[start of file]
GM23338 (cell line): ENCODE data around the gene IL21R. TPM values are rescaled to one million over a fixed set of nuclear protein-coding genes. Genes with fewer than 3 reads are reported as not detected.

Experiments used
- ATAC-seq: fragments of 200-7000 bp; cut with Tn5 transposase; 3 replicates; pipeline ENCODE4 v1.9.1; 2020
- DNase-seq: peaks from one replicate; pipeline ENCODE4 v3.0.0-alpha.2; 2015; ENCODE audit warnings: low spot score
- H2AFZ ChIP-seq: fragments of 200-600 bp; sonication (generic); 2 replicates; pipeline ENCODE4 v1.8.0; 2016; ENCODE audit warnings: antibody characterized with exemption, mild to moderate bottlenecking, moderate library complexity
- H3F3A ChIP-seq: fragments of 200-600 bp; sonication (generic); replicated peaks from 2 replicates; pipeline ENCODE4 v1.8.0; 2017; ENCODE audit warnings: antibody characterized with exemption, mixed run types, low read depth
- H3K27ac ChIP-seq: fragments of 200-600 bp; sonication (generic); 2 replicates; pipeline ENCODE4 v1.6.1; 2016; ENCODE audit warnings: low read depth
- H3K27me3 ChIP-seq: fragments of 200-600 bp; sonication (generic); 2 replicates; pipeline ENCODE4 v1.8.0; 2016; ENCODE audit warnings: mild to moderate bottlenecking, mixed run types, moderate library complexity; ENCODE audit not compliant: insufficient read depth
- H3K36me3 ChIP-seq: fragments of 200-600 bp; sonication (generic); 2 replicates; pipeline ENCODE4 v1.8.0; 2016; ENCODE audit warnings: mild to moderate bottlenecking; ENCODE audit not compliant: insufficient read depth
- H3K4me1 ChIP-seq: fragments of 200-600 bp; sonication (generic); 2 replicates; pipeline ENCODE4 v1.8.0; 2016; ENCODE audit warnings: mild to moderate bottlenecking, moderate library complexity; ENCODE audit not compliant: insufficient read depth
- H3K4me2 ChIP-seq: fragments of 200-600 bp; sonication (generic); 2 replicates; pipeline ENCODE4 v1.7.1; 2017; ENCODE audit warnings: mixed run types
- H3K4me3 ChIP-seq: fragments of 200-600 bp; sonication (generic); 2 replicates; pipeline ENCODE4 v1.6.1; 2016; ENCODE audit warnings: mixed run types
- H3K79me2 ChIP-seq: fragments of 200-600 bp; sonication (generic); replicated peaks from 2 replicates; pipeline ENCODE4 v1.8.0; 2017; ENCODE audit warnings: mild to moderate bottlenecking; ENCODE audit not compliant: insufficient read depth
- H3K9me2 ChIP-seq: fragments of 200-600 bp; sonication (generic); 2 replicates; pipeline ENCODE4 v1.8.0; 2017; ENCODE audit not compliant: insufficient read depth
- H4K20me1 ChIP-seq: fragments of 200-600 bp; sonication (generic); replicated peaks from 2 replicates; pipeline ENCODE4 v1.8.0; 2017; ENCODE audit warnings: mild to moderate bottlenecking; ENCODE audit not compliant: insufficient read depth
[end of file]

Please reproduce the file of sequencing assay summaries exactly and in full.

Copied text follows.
GM23338 (cell line): ENCODE data around the gene IL21R. TPM values are rescaled to one million over a fixed set of nuclear protein-coding genes. Genes with fewer than 3 reads are reported as not detected.

Experiments used
- ATAC-seq: fragments of 200-7000 bp; cut with Tn5 transposase; 3 replicates; pipeline ENCODE4 v1.9.1; 2020
- DNase-seq: peaks from one replicate; pipeline ENCODE4 v3.0.0-alpha.2; 2015; ENCODE audit warnings: low spot score
- H2AFZ ChIP-seq: fragments of 200-600 bp; sonication (generic); 2 replicates; pipeline ENCODE4 v1.8.0; 2016; ENCODE audit warnings: antibody characterized with exemption, mild to moderate bottlenecking, moderate library complexity
- H3F3A ChIP-seq: fragments of 200-600 bp; sonication (generic); replicated peaks from 2 replicates; pipeline ENCODE4 v1.8.0; 2017; ENCODE audit warnings: antibody characterized with exemption, mixed run types, low read depth
- H3K27ac ChIP-seq: fragments of 200-600 bp; sonication (generic); 2 replicates; pipeline ENCODE4 v1.6.1; 2016; ENCODE audit warnings: low read depth
- H3K27me3 ChIP-seq: fragments of 200-600 bp; sonication (generic); 2 replicates; pipeline ENCODE4 v1.8.0; 2016; ENCODE audit warnings: mild to moderate bottlenecking, mixed run types, moderate library complexity; ENCODE audit not compliant: insufficient read depth
- H3K36me3 ChIP-seq: fragments of 200-600 bp; sonication (generic); 2 replicates; pipeline ENCODE4 v1.8.0; 2016; ENCODE audit warnings: mild to moderate bottlenecking; ENCODE audit not compliant: insufficient read depth
- H3K4me1 ChIP-seq: fragments of 200-600 bp; sonication (generic); 2 replicates; pipeline ENCODE4 v1.8.0; 2016; ENCODE audit warnings: mild to moderate bottlenecking, moderate library complexity; ENCODE audit not compliant: insufficient read depth
- H3K4me2 ChIP-seq: fragments of 200-600 bp; sonication (generic); 2 replicates; pipeline ENCODE4 v1.7.1; 2017; ENCODE audit warnings: mixed run types
- H3K4me3 ChIP-seq: fragments of 200-600 bp; sonication (generic); 2 replicates; pipeline ENCODE4 v1.6.1; 2016; ENCODE audit warnings: mixed run types
- H3K79me2 ChIP-seq: fragments of 200-600 bp; sonication (generic); replicated peaks from 2 replicates; pipeline ENCODE4 v1.8.0; 2017; ENCODE audit warnings: mild to moderate bottlenecking; ENCODE audit not compliant: insufficient read depth
- H3K9me2 ChIP-seq: fragments of 200-600 bp; sonication (generic); 2 replicates; pipeline ENCODE4 v1.8.0; 2017; ENCODE audit not compliant: insufficient read depth
- H4K20me1 ChIP-seq: fragments of 200-600 bp; sonication (generic); replicated peaks from 2 replicates; pipeline ENCODE4 v1.8.0; 2017; ENCODE audit warnings: mild to moderate bottlenecking; ENCODE audit not compliant: insufficient read depth